Lebanon’s President Michel Aoun gives a televised address at the presidential palace in Baabda on 14 October 2021 (AFP)By MEE staff Published date: 1 November 2021
Lebanese President Michel Aoun has urged Saudi Arabia to restart direct talks and defuse tensions after Information Minister George Kordahi’s criticism of the Saudi-led war effort in Yemen triggered a diplomatic crisis with Gulf states.
In a statement released by his office Monday, Aoun expressed “keenness to establish the best relations with the Kingdom of Saudi Arabia and the Gulf states and the need to address any problems that arise through direct dialogue”.
In an interview recorded in August and aired last week, Kordahi, the former host of the Arabic version of the show Who Wants to Be a Millionaire? said Houthi rebels in Yemen were “defending themselves… against an external aggression”, sparking angry rebukes from Saudi Arabia.
He described the years-long war as “futile” and called the conflict “absurd”.
Saudi Arabia and its allies including the UAE have led a military coalition fighting against Iran-allied Houthi rebels in the country since 2015.
Lebanon’s government has said Kordahi’s statements reflect his own personal opinion and not the official policy of Beirut.Welcome to Kordahi Street: Lebanese minister lauded by Yemenis weary of warRead More »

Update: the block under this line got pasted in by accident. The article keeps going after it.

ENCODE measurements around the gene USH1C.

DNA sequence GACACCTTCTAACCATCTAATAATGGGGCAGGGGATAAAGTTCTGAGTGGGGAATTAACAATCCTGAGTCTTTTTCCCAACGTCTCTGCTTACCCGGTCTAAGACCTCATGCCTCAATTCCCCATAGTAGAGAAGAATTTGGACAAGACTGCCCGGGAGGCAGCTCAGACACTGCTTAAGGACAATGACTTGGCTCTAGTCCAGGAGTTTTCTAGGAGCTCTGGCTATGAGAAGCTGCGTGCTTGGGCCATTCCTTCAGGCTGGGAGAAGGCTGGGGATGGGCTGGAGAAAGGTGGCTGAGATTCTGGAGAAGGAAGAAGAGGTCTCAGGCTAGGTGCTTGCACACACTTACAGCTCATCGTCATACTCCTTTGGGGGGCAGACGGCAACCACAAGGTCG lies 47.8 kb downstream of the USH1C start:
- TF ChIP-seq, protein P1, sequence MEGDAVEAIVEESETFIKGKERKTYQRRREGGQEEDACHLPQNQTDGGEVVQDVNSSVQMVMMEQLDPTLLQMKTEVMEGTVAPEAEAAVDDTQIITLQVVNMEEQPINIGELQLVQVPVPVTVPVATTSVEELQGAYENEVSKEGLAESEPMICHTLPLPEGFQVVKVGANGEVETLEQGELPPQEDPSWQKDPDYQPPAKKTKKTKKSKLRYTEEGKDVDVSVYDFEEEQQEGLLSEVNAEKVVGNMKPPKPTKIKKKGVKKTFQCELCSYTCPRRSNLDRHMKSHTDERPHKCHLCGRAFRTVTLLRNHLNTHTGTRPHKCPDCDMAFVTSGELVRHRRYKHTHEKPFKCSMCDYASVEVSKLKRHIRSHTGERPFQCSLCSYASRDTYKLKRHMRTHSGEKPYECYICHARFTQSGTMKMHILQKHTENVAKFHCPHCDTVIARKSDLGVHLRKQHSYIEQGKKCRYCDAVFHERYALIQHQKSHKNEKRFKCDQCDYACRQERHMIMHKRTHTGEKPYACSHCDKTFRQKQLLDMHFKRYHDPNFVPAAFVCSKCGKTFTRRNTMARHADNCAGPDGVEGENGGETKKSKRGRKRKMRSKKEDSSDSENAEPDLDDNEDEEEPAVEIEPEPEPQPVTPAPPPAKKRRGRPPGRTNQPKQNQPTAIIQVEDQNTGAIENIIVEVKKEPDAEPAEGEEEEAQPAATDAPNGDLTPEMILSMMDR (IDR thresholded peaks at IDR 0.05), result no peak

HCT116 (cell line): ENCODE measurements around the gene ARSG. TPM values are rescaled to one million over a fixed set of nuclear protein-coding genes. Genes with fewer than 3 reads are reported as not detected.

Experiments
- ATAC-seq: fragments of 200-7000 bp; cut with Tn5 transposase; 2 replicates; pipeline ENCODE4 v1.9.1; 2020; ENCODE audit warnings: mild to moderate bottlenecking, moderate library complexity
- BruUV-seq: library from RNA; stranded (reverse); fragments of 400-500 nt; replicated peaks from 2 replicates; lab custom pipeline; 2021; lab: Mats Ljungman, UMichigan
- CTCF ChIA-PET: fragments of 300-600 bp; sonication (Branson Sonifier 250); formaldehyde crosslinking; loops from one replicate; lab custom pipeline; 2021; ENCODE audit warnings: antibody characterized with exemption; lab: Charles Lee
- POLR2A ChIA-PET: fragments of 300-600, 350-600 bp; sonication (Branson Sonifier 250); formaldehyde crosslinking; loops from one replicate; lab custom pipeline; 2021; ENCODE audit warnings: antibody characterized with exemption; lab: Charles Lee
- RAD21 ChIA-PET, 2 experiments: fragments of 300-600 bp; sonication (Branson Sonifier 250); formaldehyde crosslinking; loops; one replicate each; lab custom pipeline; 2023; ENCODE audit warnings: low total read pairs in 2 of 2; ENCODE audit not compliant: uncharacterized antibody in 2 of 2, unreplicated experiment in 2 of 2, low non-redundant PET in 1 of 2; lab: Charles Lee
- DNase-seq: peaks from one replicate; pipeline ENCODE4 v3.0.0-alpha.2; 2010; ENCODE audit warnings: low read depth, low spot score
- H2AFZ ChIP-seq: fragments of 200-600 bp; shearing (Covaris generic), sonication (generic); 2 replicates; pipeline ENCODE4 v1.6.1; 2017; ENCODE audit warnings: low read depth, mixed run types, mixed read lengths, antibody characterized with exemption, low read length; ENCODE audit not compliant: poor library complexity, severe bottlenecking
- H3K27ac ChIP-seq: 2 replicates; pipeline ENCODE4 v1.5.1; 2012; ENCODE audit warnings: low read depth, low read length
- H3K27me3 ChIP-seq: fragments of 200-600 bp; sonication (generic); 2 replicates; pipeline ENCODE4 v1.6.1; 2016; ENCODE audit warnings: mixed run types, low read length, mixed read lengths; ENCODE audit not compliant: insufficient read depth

Dismissing calls to step down, Kordahi said on Sunday that resigning was “out of the question”.
Comments by the relatively obscure minister have drawn praise from the embattled Houthis and Iran while garnering a stinging rebuke from Riyadh. The kingdom has said the rift goes beyond the views expressed by Kordahi and stems from Iran and its Shia proxy Hezbollah and its control over the Mediterranean country.
“There is a crisis in Lebanon with the dominance of Iranian proxies over the scene,” Saudi Foreign Minister Prince Faisal bin Farhan told the country’s Al-Arabiya television in an interview on Sunday, according to AFP.
“This is what worries us and makes dealing with Lebanon pointless for the kingdom and for, I think, Gulf countries.”
Besides recalling their ambassadors, other Gulf states have stuck to Riyadh’s line, with the UAE even banning its citizens from travelling to the country which was once a tourist magnet for the region.
Lebanon’s new Prime Minister Najib Mikati has tried to mend fences with wealthy Gulf states. In the past, Riyadh was a major donor to the country but has cut back assistance in the face of the growing sway of Hezbollah in government.
Mikati met with Kuwait’s Prime Minister Sheikh Sabah and Foreign Minister Ahmad Nasser al-Mohammad al-Sabah on the sidelines of the UN COP26 climate summit in Glasgow on Monday.
His office said later that Kuwait’s ruler promised that “[Lebanon] will find all the required support from Kuwait and other Arab countries.”
At the summit, Mikati also discussed the recent rift with Qatar’s Emir Sheikh Tamim bin Hamad Al Thani, with his office later releasing a statement that Doha would send its foreign minister to Beirut to help find a solution to the Lebanon-Gulf crisis.